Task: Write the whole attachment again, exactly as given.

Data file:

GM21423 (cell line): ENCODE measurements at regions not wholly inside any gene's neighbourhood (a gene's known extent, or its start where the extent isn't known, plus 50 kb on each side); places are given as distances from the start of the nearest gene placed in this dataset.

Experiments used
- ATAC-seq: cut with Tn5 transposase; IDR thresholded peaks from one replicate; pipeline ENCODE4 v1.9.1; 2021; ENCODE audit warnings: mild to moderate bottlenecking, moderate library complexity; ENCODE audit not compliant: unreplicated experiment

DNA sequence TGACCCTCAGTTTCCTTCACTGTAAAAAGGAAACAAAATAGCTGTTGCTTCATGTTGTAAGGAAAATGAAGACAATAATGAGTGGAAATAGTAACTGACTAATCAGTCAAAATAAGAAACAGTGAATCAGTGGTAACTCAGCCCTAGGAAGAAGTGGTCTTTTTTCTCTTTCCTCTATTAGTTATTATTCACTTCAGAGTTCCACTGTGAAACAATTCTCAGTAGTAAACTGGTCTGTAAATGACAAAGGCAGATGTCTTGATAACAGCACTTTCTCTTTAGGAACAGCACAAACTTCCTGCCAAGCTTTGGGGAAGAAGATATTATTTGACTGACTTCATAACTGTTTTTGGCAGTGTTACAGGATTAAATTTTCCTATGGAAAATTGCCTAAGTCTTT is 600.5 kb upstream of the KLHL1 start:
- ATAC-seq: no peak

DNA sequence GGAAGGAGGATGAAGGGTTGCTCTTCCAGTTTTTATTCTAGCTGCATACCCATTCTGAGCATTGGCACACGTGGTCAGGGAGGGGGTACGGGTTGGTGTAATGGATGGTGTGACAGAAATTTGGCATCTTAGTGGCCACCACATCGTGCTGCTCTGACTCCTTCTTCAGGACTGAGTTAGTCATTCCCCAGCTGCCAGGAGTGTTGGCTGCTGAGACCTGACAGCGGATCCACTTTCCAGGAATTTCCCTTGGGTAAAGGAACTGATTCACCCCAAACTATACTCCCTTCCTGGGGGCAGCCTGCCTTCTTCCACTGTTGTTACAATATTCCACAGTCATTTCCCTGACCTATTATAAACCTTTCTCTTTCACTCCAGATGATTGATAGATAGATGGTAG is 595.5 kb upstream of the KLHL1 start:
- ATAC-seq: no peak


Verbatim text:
GM21423 (cell line): ENCODE measurements at regions not wholly inside any gene's neighbourhood (a gene's known extent, or its start where the extent isn't known, plus 50 kb on each side); places are given as distances from the start of the nearest gene placed in this dataset.

Experiments used
- ATAC-seq: cut with Tn5 transposase; IDR thresholded peaks from one replicate; pipeline ENCODE4 v1.9.1; 2021; ENCODE audit warnings: mild to moderate bottlenecking, moderate library complexity; ENCODE audit not compliant: unreplicated experiment

DNA sequence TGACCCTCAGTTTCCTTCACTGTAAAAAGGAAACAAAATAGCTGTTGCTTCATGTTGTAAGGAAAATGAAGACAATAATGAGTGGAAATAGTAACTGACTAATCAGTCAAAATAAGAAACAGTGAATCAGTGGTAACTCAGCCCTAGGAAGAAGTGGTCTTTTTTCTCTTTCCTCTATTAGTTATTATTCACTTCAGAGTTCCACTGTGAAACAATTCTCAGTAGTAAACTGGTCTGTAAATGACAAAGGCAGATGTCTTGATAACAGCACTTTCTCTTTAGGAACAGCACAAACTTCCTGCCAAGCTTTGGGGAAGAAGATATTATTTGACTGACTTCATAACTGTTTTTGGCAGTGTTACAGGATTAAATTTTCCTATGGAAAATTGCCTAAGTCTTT is 600.5 kb upstream of the KLHL1 start:
- ATAC-seq: no peak

DNA sequence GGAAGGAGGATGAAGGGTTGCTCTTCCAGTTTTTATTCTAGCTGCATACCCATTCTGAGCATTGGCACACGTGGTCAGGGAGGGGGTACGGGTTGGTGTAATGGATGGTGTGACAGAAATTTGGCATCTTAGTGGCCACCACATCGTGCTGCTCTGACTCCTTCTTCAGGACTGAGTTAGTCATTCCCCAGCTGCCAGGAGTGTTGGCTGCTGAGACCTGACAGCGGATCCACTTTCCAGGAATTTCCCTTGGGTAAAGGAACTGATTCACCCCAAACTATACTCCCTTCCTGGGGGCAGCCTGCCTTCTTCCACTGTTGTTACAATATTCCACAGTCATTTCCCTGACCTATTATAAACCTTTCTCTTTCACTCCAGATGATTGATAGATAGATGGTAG is 595.5 kb upstream of the KLHL1 start:
- ATAC-seq: no peak